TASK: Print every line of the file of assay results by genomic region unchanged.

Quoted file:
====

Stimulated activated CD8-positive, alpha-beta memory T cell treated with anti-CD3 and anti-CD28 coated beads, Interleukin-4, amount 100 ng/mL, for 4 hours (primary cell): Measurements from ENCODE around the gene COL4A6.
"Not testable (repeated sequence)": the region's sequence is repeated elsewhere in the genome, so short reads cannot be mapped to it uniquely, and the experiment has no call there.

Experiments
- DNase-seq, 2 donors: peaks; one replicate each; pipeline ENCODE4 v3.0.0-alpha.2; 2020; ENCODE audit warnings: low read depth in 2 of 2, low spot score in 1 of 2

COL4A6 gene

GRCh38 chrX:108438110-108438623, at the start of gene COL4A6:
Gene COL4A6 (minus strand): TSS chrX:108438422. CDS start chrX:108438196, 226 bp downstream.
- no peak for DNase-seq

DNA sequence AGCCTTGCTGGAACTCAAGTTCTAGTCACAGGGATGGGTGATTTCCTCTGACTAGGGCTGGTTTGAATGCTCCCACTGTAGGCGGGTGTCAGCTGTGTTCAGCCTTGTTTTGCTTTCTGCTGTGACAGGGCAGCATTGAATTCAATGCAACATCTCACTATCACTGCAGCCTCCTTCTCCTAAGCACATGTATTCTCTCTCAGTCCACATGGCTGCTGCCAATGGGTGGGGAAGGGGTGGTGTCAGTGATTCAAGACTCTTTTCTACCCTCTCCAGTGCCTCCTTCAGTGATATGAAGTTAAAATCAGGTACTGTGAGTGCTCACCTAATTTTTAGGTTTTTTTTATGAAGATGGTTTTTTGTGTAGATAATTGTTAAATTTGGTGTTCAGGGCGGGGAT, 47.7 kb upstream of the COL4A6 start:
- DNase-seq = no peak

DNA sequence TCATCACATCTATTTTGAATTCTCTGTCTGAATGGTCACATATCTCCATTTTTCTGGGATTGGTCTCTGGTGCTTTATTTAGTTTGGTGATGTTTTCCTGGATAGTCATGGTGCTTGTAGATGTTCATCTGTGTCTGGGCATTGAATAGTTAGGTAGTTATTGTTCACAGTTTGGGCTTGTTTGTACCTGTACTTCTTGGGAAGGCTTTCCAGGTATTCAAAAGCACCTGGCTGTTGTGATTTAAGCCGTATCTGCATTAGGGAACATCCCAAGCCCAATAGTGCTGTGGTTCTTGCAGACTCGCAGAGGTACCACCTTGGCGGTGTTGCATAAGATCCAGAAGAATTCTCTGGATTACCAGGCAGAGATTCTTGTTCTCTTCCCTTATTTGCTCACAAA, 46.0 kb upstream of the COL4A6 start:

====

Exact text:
Stimulated activated CD8-positive, alpha-beta memory T cell treated with anti-CD3 and anti-CD28 coated beads, Interleukin-4, amount 100 ng/mL, for 4 hours (primary cell): Measurements from ENCODE around the gene COL4A6.
"Not testable (repeated sequence)": the region's sequence is repeated elsewhere in the genome, so short reads cannot be mapped to it uniquely, and the experiment has no call there.

Experiments
- DNase-seq, 2 donors: peaks; one replicate each; pipeline ENCODE4 v3.0.0-alpha.2; 2020; ENCODE audit warnings: low read depth in 2 of 2, low spot score in 1 of 2

COL4A6 gene

GRCh38 chrX:108438110-108438623, at the start of gene COL4A6:
Gene COL4A6 (minus strand): TSS chrX:108438422. CDS start chrX:108438196, 226 bp downstream.
- no peak for DNase-seq

DNA sequence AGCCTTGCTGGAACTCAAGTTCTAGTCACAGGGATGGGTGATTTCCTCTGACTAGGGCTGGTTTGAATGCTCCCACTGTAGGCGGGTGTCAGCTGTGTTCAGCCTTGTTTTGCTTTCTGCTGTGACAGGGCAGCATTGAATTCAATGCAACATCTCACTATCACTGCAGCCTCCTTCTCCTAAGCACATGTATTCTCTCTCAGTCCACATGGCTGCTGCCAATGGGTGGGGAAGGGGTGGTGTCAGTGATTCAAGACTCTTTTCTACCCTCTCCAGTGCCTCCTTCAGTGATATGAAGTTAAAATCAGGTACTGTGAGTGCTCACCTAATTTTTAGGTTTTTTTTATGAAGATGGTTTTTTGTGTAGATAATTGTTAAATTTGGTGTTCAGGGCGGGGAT, 47.7 kb upstream of the COL4A6 start:
- DNase-seq = no peak

DNA sequence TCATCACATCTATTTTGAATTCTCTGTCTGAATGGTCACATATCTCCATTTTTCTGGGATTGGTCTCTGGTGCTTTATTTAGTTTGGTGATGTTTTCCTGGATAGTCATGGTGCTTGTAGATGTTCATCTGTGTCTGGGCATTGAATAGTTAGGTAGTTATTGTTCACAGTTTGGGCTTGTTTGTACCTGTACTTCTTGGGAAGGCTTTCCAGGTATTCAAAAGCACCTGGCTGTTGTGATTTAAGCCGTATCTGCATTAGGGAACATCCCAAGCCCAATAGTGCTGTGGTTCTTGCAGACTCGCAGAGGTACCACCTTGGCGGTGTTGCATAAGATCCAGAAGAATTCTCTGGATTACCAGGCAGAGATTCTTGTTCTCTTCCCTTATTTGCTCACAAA, 46.0 kb upstream of the COL4A6 start: